Tax Progressivity and Recent Evolution of the Finnish Income Inequality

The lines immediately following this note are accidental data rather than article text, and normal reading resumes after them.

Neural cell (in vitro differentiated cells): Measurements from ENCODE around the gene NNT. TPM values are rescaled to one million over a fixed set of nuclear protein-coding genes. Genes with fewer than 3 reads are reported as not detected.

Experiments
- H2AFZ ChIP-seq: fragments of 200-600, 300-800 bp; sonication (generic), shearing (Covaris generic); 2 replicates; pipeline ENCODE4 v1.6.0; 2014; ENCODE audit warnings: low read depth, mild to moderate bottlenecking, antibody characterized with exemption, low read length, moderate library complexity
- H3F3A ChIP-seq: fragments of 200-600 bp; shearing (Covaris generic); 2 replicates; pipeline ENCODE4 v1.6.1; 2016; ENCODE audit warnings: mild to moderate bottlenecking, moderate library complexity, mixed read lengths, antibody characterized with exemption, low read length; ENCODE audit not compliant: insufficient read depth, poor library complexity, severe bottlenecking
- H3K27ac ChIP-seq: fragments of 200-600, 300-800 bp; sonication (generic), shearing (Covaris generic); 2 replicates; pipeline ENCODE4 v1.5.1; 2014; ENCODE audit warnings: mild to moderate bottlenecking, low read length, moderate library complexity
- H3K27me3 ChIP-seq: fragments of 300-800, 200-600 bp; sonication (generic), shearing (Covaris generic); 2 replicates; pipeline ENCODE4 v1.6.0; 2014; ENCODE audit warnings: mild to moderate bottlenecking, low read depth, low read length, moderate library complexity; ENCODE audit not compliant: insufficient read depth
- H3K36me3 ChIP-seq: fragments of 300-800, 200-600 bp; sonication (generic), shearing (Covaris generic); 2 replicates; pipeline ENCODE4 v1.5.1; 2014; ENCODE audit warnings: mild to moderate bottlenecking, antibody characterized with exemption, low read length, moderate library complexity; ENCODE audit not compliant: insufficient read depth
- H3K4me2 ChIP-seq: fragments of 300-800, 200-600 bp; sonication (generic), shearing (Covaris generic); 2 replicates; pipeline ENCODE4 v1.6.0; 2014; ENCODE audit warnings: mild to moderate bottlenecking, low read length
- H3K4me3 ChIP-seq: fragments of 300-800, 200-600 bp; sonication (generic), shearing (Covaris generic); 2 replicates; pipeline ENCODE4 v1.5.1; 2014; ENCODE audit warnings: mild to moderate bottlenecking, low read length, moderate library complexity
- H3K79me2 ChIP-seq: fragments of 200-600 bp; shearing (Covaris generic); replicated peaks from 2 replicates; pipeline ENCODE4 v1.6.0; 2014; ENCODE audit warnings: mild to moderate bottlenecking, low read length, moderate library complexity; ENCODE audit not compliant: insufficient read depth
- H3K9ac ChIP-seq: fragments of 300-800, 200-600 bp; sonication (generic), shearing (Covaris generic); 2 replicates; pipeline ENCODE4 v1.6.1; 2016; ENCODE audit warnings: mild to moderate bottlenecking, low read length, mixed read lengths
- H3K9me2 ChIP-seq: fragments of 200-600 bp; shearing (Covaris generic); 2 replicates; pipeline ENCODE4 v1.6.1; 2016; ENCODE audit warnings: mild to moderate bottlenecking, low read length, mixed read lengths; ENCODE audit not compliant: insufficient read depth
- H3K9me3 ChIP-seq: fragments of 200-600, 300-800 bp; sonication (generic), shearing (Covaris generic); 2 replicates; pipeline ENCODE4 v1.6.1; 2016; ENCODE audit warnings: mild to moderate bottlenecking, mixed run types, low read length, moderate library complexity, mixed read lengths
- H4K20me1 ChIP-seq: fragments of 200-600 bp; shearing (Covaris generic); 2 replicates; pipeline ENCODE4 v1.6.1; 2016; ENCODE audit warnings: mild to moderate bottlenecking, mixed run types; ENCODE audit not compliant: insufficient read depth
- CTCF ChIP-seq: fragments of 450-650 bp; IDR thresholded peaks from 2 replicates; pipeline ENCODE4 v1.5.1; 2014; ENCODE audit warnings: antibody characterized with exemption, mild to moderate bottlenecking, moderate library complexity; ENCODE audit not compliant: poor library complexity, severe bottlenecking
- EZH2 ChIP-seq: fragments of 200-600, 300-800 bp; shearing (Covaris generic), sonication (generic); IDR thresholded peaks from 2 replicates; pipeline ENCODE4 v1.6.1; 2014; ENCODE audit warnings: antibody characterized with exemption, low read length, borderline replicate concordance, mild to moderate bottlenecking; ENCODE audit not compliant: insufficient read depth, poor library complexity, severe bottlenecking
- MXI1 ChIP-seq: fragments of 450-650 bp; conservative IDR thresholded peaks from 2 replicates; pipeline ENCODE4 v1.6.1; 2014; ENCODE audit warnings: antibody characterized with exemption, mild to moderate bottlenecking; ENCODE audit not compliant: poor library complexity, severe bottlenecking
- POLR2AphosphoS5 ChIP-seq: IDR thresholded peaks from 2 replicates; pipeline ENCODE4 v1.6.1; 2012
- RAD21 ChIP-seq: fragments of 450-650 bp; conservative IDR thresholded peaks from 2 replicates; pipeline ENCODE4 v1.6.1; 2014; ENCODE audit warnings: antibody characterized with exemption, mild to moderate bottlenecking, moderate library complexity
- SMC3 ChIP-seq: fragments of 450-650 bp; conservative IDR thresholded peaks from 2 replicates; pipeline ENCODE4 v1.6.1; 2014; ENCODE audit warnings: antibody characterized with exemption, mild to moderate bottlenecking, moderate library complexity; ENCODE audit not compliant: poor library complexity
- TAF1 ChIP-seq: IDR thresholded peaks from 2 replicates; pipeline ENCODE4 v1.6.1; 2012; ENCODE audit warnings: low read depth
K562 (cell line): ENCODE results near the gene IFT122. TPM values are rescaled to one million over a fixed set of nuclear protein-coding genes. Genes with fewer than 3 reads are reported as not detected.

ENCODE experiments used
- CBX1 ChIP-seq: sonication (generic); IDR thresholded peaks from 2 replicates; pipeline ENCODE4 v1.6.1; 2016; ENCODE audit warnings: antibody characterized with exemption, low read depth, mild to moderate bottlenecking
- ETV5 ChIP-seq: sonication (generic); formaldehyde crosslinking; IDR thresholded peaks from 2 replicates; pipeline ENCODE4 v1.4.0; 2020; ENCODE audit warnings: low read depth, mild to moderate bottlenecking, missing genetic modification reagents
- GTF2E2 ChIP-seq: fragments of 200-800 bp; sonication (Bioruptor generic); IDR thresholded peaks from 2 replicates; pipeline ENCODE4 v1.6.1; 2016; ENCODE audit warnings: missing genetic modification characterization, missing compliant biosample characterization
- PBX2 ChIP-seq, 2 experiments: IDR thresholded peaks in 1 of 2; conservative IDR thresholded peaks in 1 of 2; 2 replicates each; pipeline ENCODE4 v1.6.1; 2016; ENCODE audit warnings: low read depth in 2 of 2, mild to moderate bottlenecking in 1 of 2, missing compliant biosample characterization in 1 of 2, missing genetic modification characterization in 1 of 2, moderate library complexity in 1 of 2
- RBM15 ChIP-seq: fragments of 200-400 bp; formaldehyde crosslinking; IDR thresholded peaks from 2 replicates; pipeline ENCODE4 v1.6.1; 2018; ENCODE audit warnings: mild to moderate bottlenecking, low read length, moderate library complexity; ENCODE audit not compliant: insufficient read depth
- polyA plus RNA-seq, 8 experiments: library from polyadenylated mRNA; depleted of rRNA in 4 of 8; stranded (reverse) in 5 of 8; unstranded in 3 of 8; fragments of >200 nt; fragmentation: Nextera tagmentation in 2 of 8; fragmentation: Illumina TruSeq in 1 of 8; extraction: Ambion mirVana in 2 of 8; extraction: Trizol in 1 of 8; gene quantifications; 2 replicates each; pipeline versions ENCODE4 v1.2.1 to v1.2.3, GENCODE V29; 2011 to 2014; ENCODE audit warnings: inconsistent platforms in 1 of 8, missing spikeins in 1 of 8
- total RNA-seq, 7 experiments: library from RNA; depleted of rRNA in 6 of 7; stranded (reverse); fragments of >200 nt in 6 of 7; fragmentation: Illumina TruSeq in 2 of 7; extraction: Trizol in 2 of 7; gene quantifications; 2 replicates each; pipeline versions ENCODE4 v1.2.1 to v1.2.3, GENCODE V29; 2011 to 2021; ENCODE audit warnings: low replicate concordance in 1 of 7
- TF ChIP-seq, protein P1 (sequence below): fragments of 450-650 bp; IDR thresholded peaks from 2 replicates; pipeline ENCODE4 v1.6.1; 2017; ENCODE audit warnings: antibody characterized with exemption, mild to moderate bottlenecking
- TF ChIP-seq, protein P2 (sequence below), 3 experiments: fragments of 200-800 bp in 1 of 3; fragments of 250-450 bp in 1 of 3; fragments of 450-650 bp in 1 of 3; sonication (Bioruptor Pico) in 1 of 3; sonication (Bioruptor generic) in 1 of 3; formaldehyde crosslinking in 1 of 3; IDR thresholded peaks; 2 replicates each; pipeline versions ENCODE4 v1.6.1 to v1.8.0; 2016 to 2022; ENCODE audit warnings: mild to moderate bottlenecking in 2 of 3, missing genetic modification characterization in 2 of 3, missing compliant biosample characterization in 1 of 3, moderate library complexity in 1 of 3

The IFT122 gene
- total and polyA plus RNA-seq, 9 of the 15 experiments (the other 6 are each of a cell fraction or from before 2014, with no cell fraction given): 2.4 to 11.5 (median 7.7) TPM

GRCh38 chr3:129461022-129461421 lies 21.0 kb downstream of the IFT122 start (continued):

After the Economic Crisis in early 1990s the Finnish economy has recovered rapidly, and simultaneously a major period of equalization from the mid 1970s to the mid 1990s has been reversed, taking the levels of the Gini coefficient in a few years back to levels of inequality found 30 years ago. The paper examines how changes in Government policy, and in particular, in the incentives introduced by tax reforms have influenced income inequality. The paper introduces a decomposition of the Gini and concentration coefficients by population groups which are calculated for before- and after-tax incomes to consider evolution of income inequality and tax progressivity in Finland over the period 1990?2004. Decompositions of the Gini coefficient of after-tax income by income sources give little information on the effects of taxation. In contrast, popular measures of tax progressivity (Reynolds and Smolensky 1977) show a significant decrease. Our decomposition of the progressivity measure by income deciles focuses on changes in tax treatment of the income deciles in the ten year period after the mid 1990s. The changes in the decile shares of before-tax and after-tax income among those in the highest before-tax income deciles are the main factors that lie behind the recent change in tax progressivity, and play an important role in explaining the recent surge in inequality. These changes have been accompanied with a change in the composition of factor income. There has been an unprecedented increase in capital income which has mainly accrued to the population groups at the high end of the income distribution after the mid 1990s. The change is most clearly seen among those in the top income percentage. The 1993 Finnish tax reform introducing the Nordic dual income tax model, and creating strong incentives to shift labour income to capital income for those in the highest marginal tax brackets, is among the key policy decisions responsible for this trend. Interestingly enough, but consistent with the income shifting hypothesis, we find no increase in horizontal inequality in response to the introduction of the dual income tax.
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